‘It’s cruelly cosmetic for California,’ said Ed Leamer, director of the University of California, Los Angeles Anderson Forecast. ‘It’s just restructuring, not debt forgiveness.’ Leamer said that even $40 billion is too small to make a difference.

Thursday, April 19, 2007

S & P/Case-Shiller/Futures Tool

The following chart is from the S & P/Case-Shiller/Futures tool over at the excellent Paper Money blog where you can also find a tutorial on how to use the tool (I've taken the liberty to annotate some of the chart's major features; but I think its message is self-explanatory); it may be the closest thing to a crystal ball that we have:

Compare with:

Subsidized Irresponsibility

Another perspective on the potential mortgage bail-outs (edited slightly from the original; emphasis mine):
There already currently exists, in place, fully staffed and funded a huge interlocking set of government programs designed to grant relief from too much debt. It is called bankruptcy. To subvert or undermine either the terms or stigma associated with bankruptcy is to fundamentally abandon the principles of capitalism, sense of fair play, and [the] mercantilistic honor system of taxation and commerce that have served our society so well. A FB [f***ed borrower] or FL [f***ed lender] bailout abrogates the contract with the rest of us who played by the rules. Ultimately the[re] is but one operative principle of government; Tax something, get less of it. Subsidize something, get more. Why on earth are we even considering subsidizing irresponsible lending/borrowing?

- Exurban Nation

Monday, April 16, 2007

More March Results

I'm really tired today so I'll make this quick.

The start of the spring selling season is not looking so great in Marin. Here is Vision RE's data to start things off:

Dang! There are a lot of negative numbers in that table.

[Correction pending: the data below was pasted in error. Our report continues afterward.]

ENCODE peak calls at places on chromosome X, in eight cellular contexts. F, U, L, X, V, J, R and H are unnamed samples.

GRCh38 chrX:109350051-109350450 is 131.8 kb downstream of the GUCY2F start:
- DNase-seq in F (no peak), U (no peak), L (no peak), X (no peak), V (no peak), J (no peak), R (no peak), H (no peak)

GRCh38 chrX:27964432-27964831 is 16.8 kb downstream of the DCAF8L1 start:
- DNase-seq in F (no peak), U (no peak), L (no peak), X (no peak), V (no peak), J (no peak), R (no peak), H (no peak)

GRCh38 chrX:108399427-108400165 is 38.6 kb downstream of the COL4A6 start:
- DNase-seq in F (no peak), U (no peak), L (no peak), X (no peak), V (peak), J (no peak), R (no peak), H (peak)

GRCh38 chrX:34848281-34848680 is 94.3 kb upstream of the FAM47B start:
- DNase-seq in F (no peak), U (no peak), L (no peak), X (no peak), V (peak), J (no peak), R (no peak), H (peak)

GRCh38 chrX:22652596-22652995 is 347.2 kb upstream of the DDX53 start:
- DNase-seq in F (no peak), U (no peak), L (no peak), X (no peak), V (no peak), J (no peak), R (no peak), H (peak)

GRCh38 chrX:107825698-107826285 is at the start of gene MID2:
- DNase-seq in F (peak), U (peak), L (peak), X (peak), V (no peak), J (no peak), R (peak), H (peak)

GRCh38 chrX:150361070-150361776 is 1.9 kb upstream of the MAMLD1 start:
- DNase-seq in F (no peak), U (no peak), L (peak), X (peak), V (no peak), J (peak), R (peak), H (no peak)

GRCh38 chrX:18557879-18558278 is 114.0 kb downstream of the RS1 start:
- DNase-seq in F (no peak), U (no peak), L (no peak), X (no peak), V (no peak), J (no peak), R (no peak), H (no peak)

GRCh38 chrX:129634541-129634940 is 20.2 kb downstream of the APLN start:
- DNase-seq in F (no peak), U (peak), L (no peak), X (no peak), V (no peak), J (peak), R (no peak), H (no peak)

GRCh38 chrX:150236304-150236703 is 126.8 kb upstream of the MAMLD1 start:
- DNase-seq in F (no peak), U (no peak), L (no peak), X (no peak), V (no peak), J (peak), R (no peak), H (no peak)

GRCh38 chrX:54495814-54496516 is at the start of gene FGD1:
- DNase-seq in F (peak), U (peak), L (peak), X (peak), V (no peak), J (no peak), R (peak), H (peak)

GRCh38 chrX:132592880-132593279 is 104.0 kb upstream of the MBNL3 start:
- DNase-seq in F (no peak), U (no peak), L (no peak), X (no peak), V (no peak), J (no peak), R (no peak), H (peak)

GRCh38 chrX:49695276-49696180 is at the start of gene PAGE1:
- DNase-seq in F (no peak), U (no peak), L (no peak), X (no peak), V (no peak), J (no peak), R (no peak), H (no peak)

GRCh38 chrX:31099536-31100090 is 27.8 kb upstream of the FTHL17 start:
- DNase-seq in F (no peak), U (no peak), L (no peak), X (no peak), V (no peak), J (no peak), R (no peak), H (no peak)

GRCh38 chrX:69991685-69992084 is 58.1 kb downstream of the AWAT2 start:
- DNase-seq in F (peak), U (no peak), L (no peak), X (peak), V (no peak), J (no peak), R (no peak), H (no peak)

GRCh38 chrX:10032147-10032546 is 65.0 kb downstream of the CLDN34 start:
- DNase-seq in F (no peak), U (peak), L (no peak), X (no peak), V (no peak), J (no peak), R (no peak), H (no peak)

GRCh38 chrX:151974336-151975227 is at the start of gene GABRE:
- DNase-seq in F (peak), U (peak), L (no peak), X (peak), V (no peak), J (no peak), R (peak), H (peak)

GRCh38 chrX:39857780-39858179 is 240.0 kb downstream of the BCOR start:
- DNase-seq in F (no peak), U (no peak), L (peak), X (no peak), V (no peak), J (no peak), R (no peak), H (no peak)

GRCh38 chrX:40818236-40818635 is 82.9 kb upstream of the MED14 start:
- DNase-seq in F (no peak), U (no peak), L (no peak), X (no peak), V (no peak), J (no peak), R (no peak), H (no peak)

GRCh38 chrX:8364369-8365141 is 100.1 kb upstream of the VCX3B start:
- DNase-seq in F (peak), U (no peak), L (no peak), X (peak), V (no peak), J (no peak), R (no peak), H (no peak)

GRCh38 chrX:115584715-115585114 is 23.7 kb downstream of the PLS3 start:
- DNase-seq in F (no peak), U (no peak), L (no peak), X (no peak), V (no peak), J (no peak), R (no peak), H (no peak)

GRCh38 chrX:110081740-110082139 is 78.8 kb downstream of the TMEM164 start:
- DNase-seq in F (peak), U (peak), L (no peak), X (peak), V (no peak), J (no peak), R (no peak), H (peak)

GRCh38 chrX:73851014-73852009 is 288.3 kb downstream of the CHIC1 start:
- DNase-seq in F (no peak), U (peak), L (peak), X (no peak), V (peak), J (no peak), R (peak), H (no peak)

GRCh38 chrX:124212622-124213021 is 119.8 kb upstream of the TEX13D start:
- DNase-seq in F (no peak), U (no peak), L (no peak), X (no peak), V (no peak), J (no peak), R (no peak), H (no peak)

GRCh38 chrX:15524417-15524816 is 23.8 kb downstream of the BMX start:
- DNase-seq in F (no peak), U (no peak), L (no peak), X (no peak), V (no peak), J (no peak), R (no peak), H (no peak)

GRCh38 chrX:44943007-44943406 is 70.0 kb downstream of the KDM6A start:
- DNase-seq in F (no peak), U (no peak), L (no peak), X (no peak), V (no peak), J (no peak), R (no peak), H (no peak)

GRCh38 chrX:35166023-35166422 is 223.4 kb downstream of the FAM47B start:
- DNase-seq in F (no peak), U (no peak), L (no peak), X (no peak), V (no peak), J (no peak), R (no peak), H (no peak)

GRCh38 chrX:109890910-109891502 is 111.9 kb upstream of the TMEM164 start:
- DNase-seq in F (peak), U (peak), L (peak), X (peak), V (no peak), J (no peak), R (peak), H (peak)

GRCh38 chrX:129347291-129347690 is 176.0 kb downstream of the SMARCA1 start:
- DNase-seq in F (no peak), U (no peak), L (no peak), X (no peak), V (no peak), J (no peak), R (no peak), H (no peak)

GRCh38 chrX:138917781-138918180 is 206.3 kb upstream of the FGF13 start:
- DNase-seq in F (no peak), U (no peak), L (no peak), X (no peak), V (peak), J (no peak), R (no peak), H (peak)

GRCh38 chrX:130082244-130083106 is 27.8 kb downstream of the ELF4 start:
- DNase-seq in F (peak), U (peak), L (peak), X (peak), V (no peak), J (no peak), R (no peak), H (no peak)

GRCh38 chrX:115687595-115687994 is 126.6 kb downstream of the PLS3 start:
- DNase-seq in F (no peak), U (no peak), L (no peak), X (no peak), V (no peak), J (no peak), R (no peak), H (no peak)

And I think it's cool that Vision RE is now hinting at some of the problems with the DOM statistic. Is it possible that this blog has actually had an effect?
The days on Market have been stable for the past few months at approximately 90 days. These numbers are deceiving because the Multiple Listing Service does not “Accumulate” Days on market when a listing has been removed for 30 days and then re-listed. It is important as a buyer to get an analysis of the listing history of the property so you know the marketing timeline of the home.

There are good reasons homes are removed from the market, including restaging, holiday’s etc. Sometimes when a home has been on the market for more than 100 days a rest is needed so the listing agent and the owner can regroup and decide on the next steps to get the house sold. When it re-appears you might see a new list price but not always.
Again, I think the DOM should only reset if there has either been a long period of time between when the house was taken off the market and when it was put back on (say six months or so) or if substantial changes to the house have been made during the intervening period such that it is fair to consider it a "different" house (e.g., new floors, new roof, remodeling, new landscaping, additions, etc.).


The Marin Heat Index isn't looking so hot (recall that a reading of 0.80 and below is considered a so-called "buyer's market"):

All of this is consistent with my previous suggestion that DataQuick's results are now likely biased (in the statistical sense) in the everything-is-fine direction.

On a side note, I ran into one of my real estate agent "friends" the other day. About a year or so ago we had a friendly argument about which direction the Marin market was heading. It should come as no surprise to you that I argued in favor of the not so positive direction for all the reasons you will find on this blog. She, quite naturally, disagreed. Well, she came up to me the other day rather embarrassed and said "you were absolutely right" (about the market direction in Marin). Very gratifying (but it's been a friendly debate). Interestingly, she volunteered to me that the subprime "meltdown" has been having a significant impact here in Marin; the lower end is not selling too well and the move-up chain is breaking. This is consistent with what Vision RE says way down in their report:
Demand in the entry-level market has fallen, which will impact the move-up market. The million dollar plus market is pretty much immune to the sub-prime mortgage tightening.